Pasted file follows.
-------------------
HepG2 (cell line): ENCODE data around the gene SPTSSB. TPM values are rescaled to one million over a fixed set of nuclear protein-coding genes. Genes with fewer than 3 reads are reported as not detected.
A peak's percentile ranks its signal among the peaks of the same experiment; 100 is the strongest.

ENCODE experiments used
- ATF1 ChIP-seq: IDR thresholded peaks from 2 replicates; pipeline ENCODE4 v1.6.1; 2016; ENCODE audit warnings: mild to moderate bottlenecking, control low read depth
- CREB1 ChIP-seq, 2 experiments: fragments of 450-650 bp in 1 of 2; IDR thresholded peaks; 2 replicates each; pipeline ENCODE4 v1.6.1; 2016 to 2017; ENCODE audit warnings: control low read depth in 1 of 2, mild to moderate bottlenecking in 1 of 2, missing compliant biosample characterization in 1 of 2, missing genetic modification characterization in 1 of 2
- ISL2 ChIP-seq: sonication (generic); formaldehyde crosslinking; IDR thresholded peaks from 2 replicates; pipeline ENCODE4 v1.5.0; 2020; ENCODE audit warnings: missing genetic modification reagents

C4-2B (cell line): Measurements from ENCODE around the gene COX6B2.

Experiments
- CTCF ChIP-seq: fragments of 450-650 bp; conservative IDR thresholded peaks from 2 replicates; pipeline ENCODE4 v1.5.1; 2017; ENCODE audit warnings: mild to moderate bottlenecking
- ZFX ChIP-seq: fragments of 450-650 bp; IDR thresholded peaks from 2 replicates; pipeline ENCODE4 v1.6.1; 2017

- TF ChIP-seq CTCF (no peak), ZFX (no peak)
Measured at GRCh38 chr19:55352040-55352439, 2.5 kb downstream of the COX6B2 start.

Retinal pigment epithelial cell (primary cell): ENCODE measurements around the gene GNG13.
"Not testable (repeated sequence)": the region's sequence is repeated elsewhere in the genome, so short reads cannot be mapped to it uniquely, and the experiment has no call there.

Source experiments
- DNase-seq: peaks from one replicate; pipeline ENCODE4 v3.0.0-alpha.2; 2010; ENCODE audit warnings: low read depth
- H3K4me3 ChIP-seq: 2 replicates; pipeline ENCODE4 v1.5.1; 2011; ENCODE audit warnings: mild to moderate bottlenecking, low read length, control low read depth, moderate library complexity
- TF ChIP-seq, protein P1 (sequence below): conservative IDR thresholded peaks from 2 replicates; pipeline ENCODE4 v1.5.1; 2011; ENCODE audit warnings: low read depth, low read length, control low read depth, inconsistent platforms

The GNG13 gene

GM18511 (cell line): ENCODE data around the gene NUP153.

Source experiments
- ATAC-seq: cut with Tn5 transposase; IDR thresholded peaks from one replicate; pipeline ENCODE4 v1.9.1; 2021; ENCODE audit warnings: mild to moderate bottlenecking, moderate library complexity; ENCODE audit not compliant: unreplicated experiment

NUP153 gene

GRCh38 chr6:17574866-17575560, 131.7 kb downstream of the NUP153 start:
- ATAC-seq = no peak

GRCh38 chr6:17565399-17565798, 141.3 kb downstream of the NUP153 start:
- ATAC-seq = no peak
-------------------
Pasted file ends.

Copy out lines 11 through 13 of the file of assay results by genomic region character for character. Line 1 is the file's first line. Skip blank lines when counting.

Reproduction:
- TF ChIP-seq CTCF (no peak), ZFX (no peak)
Measured at GRCh38 chr19:55352040-55352439, 2.5 kb downstream of the COX6B2 start.

Retinal pigment epithelial cell (primary cell): ENCODE measurements around the gene GNG13.